A Travelling Monk is on his way to the Eastern Provinces when he stops by the Yatsuhashi Moor in Mikawa (Aichi Pref.), famous for its purple water irises (kakitsubata). There he meets a woman who tells him that this is where the courtier and poet Ariwara no Narihira composed his famous poem “In these familiar lovely robes I’m reminded of the beloved wife I have left behind, stretching far – Sadness, the hem of journeys”. The Woman offers the Monk lodging for the night and shows him Narihira’s courtier hat and a robe which he left as a keepsake for Takako (Fujiwara Takaiko, Narihira’s lover, who would later become Emperor Seiwa’s consort). Surprised to see these items, the Monk asks the Woman to declare her identity. The Woman reveals to be the Spirit of the Water Iris, while Narihira a Bodhisattva of Chant and Dance.
The Spirit of the Water Iris talks about Narihira’s romantic adventures revealing that, in reality, Narihira secretly acted as a matchmaking deity. The Spirit of the Water Iris dances, then she praises the unity of animate and inanimate beings, all of which are capable to achieve Buddhahood. As dawn breaks, she disappears.
The play “Kakitsubata” was inspired by the 9th section of the literature classic “Tales of Ise,” entitled “Departing for the East” which contains Ariwara no Narihira’s famous poem “In these familiar lovely robes I’m reminded of the beloved wife I have left behind, stretching far – Sadness, the hem of journeys”. The first syllable of each verse of the poem used the five syllables of the word for water iris, “ka-ki-tsu-ba-ta.” The protagonist of the “Tales of Ise” is unnamed, but he is generally believed to be Narihira himself, and the tales may be his diary. In a commentary to the Tales, Narihira is described as a Bodhisattva of Chant and Dance, but also as a matchmaking deity. It is thought that this latter interpretation of Narihira was part of a secret commentary. These various interpretations of the character of Narihira were generally shared by the audience of this play in the Japanese Middle Ages.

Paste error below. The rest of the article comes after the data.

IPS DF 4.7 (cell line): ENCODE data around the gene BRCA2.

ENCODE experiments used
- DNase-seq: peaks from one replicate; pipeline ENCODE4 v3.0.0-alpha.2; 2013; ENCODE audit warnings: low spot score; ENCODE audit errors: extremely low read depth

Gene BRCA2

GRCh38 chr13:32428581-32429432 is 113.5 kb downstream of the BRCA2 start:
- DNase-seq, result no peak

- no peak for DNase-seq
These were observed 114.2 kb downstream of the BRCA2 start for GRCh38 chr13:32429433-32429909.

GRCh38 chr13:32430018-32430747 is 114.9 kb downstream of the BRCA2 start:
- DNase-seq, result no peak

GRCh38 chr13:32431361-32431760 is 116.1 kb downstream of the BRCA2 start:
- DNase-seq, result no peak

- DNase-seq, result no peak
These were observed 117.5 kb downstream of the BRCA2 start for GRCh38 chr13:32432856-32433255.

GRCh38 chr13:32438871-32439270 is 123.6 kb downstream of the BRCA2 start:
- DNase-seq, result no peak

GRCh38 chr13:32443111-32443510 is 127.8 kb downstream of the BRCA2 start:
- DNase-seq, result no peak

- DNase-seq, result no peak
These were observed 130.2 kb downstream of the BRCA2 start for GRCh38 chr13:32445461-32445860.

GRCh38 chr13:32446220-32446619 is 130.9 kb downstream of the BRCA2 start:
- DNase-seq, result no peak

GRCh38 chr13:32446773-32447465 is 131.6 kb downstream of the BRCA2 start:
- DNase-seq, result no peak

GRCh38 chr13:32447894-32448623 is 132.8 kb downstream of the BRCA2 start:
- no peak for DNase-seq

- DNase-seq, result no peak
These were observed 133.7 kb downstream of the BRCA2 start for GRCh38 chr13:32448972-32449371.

The highlight of the play is the “jo no mai” slow tempo dance to instrumental music, performed in the second half. This is the most elegant and refined type of dance in the nō repertory. The Spirit of the Water Iris appears in a unique outfit: although she is a female character, she wears Narihira’s male robe and courtier hat. This combination of male and female elements symbolizes Narihira’s role as a matchmaking deity.
The performance variant “shirabayashi” features a shorter dance to instrumental music, while in the variants “koi no mai” and “sawabe no mai” the main character moves to the bridgeway and looks out as if she were admiring the irises in the pond.